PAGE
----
Archer Review: “The Wind Cries Mary” (Season 4, Episode 2)
Archer so rarely introduces new characters, and does away with them in one way or another so quickly, that I’ve learned not to get too attached to anyone besides the major players. There’s the occasional exception, such as Barry, but Reed knows better than to try and tinker too much with the dynamic he has going. Even when new characters are allowed to enter the fold, Reed keeps the focus squarely on ISIS, using those characters as the impetus behind their in-house conflicts.
Why couldn’t Luke have been one of the exceptions, though? Imagine this. Luke fakes his death… again, then spends the rest of the season plotting to bed Archer, while Barry simultaneously aims to kill him. Come the finale, their paths could converge on Archer, Luke mistakenly believing Barry also is gay for – ahem, has a singular, same-sex attraction for Archer. Then the two could vie for an unwilling Archer who, at this point, would most likely have been tied up by one, or both, of them.
Naturally, Archer would escape while Luke and Barry were in heat – ahem, in the heat of battle, and come to Luke’s aid, seeing Barry as the more imminent threat and not wanting to turn on his best and only friend. Together, they would finish Barry off for good before joining in a celebratory embrace that soon turns awkward and sexual, finally drilling into Archer’s head what he must do: kill Luke. Except, while he struggles in his search for the perfect quip, Lana saves him the trouble, shooting Luke full of holes and making a joke about his “spray and pray” remark as she does.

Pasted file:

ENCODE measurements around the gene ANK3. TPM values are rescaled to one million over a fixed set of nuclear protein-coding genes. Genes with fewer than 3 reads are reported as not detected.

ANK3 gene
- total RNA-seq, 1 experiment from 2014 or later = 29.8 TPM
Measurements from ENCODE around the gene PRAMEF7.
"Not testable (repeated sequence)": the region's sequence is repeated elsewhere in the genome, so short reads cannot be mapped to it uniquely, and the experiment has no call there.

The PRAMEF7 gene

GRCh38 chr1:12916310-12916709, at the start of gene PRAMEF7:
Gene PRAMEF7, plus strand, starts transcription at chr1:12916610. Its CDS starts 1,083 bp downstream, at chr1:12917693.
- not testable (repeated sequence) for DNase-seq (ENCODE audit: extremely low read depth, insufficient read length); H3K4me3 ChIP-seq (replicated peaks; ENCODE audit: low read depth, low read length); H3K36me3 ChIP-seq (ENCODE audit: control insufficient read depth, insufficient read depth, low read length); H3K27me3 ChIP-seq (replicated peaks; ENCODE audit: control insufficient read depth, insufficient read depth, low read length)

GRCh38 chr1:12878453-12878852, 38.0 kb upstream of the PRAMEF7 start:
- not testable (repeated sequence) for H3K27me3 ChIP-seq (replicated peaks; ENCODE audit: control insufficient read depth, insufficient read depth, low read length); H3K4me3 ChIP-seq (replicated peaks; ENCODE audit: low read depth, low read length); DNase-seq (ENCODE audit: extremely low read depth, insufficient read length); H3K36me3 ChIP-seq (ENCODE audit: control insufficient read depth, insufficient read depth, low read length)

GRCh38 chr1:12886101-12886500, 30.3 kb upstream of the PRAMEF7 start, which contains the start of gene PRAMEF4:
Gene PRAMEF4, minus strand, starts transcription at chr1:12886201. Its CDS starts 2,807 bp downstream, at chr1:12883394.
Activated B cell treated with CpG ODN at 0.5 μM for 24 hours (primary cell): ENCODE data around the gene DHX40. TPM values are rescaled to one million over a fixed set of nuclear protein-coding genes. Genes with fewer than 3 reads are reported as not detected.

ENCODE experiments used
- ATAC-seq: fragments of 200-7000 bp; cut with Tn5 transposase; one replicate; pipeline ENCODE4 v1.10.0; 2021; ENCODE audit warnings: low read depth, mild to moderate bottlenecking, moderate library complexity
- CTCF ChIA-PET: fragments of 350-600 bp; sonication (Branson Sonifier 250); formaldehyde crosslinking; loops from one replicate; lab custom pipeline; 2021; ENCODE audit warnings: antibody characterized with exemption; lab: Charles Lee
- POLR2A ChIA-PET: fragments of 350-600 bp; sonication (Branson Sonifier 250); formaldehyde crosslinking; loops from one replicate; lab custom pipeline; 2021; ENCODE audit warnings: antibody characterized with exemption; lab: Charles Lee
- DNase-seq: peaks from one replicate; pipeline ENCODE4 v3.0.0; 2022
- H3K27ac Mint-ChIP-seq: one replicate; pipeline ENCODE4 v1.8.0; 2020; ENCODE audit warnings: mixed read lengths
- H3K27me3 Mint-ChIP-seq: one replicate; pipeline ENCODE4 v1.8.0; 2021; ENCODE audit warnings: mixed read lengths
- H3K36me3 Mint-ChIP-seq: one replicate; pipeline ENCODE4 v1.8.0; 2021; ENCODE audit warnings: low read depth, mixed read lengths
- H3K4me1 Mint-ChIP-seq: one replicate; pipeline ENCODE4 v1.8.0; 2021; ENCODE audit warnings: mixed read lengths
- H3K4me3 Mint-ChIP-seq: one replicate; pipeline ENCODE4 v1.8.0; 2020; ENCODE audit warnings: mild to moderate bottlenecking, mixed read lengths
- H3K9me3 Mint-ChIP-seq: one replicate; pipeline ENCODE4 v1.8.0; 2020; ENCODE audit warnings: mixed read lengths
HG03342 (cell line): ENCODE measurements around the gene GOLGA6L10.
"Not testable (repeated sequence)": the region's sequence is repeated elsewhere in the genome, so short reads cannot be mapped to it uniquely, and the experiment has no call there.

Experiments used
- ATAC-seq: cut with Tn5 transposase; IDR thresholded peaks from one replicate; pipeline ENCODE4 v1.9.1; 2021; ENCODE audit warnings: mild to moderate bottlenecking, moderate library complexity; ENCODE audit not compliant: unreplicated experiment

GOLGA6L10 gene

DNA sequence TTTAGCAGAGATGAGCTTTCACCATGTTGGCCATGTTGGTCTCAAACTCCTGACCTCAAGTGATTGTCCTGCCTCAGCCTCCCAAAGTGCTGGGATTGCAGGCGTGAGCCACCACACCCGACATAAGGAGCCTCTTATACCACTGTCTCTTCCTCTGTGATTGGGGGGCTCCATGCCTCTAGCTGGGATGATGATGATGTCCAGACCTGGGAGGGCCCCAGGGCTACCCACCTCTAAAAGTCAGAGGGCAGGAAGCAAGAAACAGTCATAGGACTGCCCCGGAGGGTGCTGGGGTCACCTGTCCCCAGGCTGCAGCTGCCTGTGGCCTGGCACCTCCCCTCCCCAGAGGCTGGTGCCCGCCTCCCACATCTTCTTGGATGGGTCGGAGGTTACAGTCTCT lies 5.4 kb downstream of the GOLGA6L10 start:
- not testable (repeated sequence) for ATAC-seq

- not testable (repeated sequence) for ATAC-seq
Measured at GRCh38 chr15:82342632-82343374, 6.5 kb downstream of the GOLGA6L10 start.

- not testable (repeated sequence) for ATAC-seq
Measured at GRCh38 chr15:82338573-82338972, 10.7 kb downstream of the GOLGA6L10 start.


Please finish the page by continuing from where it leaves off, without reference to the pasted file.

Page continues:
I know better than to question the writers of Archer, and one can never write off the possibility of a character reappearing down the line; however, I think Luke is rather definitely dead, especially having been voiced by Timothy Olyphant (who I failed to recognize, not knowing in advance of his guest spot), and I wish it weren’t true because there’s so much more they could’ve done with his character.
If Barry weren’t trapped in space at the moment, he might’ve been able to make a cyborg out of newly dead Luke and used it in his plans. Then again, if not for him being temporarily stuck outside the Earth’s atmosphere, Luke’s every action in this episode likely would’ve been by Barry’s design, so I doubt his presence would’ve increased Luke’s life expectancy all that much.
Though I wouldn’t have minded him showing up. It’s nice to be reminded that Archer is working towards the resolution of an overarching plot. Does it necessarily need to tie its episodes together into some larger narrative? No, but it certainly doesn’t hurt and it sets it apart from (and above) many popular animated shows, most of them going the easier route by sticking primarily to episodes that are self-contained and almost entirely lacking continuity.
Hopefully Barry will check in again soon and we’ll see what progress he’s made towards returning to the Earth’s surface and/or doing away with Archer. But I’m getting the sense that Barry will remain Archer’s Moriarty, his Joker, so to speak, for the duration of the show. The two of them need one another, in a sense; both are driven by the desire to be rid of the other, yet neither can, and neither probably ever will. At least not until Archer wraps up, whenever that is, which best not be anytime soon.
- Did Archer abandon “Mulatto Butts” as his ringtone already? Better question: what is that he changed it to? My guess is “The Wind Cries Mary” by Jimi Hendrix, given the title of the episode. A choice that came rather out of left field, I must say.
- Wonder if Cyril got to turn in that evaluation after all. Or if he lost it in all the craziness and snow.
- Come to think of it, Lanis a lousy shot. Always unloading on someone with an automatic weapon and missing nearly every shot. Can’t believe I didn’t notice this already.
- This episode could’ve used more Cheryl, but it was balanced out by an extra helping of Krieger. My favorite part was his mourning of the pig that, in an ironic twist, actually had gone and died in the break room, despite Malory saying it wasn’t fit for even that.